From invoking “hygge” in homes to “fika” in offices, Scandinavian culture has made a slow and steady rise in American life, encouraging cozy comforts, fresh cuisine and general peace of mind. And in New York City, where almost every culture is represented through food, there has been a slight uptick in Swedish/Danish/Nordic restaurants and bakeries. But the first on the scene was undeniably Aquavit in midtown, which opened in Manhattan in 1987.
Though it was always considered a pioneer in the American dining scene for its high-end, modern take on Nordic cuisine, the restaurant was taken to new heights when Emma Bengtsson became its executive chef four years ago. Since then, Aquavit has earned three-star reviews from the New York Times, Eater and Forbes, and since 2015 has retained two Michelin stars—making Bengtsson the first female Swedish chef to win two stars and only the second female chef based in the U.S. to do so.
Bengtsson also believes she can use her “great platform” as a city chef to make a difference in people’s lives, and will take part in City Harvest’s annual BID Against Hunger event on October 4.
Old world meets the new
Growing up on the west coast of Sweden, Bengtsson says she was a very picky eater throughout childhood — she recalls hating the school lunches — and that it was only when she visited her grandmother for holidays and long weekends that she began to appreciate food.
“She spent so much time in the kitchen preparing everything from scratch, and I just fell in love with her relationship with food,” she said. “It was very healthy, the way we would all sit down and enjoy the meal together. I was always in the kitchen with her… it was the best place to be.”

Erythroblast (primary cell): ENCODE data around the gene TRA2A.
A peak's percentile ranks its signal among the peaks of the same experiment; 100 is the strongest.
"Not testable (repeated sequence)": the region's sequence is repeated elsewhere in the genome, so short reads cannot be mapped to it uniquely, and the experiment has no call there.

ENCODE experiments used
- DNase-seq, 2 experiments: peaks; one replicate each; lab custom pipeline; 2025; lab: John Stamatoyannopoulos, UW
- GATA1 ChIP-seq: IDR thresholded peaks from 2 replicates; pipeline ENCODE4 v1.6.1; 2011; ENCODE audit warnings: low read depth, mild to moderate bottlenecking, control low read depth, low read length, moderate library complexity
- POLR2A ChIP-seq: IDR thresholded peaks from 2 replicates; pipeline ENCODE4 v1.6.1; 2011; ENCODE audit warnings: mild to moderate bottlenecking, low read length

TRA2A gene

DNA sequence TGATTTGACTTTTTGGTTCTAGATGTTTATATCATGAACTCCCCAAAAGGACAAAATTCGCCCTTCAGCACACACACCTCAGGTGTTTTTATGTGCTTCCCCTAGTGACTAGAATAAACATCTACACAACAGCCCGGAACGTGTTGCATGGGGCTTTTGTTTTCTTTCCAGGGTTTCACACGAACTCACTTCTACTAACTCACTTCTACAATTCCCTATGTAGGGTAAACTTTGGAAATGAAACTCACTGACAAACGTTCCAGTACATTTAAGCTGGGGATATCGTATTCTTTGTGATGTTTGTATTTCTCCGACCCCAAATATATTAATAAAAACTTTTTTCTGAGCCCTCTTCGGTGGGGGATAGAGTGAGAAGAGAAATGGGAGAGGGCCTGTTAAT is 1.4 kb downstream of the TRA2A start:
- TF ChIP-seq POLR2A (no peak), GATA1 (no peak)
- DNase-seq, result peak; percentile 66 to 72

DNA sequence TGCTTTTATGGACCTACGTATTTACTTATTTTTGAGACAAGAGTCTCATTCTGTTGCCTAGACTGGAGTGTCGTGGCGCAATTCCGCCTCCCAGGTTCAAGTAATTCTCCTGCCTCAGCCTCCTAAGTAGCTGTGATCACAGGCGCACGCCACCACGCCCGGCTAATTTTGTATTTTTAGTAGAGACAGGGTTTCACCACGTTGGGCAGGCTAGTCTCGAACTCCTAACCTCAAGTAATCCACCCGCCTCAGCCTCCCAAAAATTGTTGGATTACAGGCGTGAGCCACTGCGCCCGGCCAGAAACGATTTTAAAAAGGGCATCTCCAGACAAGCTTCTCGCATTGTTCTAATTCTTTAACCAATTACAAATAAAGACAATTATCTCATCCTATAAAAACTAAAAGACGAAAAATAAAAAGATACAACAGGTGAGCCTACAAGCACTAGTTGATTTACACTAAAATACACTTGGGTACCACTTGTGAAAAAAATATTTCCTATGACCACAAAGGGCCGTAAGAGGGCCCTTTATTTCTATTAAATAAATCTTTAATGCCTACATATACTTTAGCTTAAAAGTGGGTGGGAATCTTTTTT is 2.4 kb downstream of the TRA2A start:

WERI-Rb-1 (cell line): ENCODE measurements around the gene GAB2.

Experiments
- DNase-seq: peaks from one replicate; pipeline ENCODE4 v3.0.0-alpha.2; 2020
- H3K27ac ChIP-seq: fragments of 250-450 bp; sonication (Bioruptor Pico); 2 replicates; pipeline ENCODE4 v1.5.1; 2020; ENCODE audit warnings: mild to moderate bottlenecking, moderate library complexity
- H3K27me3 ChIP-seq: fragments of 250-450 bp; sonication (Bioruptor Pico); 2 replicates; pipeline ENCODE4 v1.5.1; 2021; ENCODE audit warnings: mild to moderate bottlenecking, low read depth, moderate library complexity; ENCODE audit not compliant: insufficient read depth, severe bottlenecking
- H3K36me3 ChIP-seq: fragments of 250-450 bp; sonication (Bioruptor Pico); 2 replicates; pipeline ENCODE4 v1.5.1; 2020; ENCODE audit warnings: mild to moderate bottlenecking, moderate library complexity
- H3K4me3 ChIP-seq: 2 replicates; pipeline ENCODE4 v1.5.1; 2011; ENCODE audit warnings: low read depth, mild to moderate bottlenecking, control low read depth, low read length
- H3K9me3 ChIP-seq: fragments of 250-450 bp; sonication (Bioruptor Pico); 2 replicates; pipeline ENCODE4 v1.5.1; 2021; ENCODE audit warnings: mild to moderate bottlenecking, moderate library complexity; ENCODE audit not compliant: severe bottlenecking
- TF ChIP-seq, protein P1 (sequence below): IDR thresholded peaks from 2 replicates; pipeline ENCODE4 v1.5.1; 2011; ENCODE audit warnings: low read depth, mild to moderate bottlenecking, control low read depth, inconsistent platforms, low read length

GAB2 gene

Her favorite meal from that time—and still to this day—is her grandmother’s pot roast, which was “cooked for so long at such a low temperature that you never needed a knife, it would just fall apart.” The moist meat was served with classic Nordic black currant jelly, and carrots dripping in butter.
When she was older, Bengtsson decided to pursue a culinary career full time and attended Stockholm’s Hotel and Restaurant School. She later interned and worked at some of the most renowned restaurants in Sweden before moving to New York eight years ago, when she joined Aquavit’s team as executive pastry chef. When she was offered the executive chef position a few years later, she decided to take the leap.
Throughout her time at Aquavit, Bengtsson has focused on a balance of keeping traditions alive as well as “meeting the new world” through her dishes, and the restaurant offers those two separate “worlds” under one roof. At lunch there are classic, traditional comfort offerings — what “you could find your grandmother making” Bengtsson says, and “dishes that have been passed down for decades.” At dinner, she puts a more modern twist on those same traditional ingredients—for example, a Matjes Herring (raw pickled herring) served with Swedish cheese, sour cream and red onion.